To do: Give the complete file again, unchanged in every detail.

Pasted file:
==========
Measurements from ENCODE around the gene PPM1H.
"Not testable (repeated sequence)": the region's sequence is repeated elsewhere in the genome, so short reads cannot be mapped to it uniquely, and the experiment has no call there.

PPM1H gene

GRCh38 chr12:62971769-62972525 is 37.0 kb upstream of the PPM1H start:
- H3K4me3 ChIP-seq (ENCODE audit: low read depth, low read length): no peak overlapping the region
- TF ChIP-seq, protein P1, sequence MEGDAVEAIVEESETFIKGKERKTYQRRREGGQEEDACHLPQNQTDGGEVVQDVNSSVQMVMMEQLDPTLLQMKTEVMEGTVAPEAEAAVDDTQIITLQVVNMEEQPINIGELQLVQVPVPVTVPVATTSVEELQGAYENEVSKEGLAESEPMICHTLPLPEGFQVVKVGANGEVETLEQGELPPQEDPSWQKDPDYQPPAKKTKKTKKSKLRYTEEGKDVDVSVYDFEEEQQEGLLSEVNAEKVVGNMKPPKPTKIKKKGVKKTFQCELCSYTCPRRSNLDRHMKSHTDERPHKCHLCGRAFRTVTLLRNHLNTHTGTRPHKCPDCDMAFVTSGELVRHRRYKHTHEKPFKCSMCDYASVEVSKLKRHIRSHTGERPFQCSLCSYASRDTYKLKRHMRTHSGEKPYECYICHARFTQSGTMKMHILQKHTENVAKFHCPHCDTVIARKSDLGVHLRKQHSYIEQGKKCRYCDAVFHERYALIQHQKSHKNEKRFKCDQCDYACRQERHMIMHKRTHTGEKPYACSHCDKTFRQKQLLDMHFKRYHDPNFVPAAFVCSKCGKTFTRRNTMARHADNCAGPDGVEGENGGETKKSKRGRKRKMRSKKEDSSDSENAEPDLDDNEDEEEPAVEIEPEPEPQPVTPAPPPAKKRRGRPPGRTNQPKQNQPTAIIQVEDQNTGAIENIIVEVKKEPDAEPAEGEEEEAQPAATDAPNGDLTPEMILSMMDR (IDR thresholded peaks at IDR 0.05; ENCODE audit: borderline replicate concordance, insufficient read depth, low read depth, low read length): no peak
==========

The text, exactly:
Measurements from ENCODE around the gene PPM1H.
"Not testable (repeated sequence)": the region's sequence is repeated elsewhere in the genome, so short reads cannot be mapped to it uniquely, and the experiment has no call there.

PPM1H gene

GRCh38 chr12:62971769-62972525 is 37.0 kb upstream of the PPM1H start:
- H3K4me3 ChIP-seq (ENCODE audit: low read depth, low read length): no peak overlapping the region
- TF ChIP-seq, protein P1, sequence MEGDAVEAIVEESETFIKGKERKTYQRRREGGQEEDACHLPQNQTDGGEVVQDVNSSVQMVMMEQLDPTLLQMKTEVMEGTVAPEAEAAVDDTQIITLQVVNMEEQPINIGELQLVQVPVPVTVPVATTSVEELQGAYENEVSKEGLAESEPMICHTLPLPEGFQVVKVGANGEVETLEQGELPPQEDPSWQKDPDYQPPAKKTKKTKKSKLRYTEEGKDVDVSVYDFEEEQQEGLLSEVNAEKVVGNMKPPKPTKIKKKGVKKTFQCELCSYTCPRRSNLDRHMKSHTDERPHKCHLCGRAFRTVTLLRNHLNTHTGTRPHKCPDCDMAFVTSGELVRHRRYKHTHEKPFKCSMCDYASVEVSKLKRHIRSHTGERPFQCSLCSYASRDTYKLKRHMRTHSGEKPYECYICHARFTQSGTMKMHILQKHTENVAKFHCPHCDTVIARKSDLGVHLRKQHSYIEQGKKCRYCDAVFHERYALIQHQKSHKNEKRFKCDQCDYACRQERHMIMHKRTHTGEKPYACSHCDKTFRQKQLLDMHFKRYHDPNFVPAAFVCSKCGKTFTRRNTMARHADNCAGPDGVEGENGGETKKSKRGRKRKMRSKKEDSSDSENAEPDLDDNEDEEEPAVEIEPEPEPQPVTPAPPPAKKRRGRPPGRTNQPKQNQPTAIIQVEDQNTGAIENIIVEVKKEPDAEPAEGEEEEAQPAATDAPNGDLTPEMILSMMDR (IDR thresholded peaks at IDR 0.05; ENCODE audit: borderline replicate concordance, insufficient read depth, low read depth, low read length): no peak